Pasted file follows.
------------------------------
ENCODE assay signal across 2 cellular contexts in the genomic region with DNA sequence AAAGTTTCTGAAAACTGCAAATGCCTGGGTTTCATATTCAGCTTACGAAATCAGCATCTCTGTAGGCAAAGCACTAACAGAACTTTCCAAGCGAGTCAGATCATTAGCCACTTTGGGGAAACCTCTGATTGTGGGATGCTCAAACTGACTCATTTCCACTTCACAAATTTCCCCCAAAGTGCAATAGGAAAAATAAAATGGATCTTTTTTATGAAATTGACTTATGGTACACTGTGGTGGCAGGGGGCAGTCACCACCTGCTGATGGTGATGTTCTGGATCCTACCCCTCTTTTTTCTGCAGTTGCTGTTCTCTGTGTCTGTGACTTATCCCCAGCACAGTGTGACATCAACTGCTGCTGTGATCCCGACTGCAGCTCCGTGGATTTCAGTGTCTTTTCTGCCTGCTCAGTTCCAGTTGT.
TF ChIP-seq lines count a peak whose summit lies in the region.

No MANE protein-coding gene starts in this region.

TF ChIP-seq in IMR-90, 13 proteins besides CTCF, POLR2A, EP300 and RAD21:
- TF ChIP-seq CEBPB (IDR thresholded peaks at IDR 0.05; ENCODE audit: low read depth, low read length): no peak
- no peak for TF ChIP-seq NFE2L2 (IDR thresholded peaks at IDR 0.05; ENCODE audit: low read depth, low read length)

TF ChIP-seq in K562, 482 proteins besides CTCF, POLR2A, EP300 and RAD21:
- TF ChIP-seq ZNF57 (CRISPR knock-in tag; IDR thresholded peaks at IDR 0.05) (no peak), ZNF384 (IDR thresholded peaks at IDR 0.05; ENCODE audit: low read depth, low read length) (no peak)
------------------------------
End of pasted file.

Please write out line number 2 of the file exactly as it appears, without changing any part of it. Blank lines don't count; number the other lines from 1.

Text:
TF ChIP-seq lines count a peak whose summit lies in the region.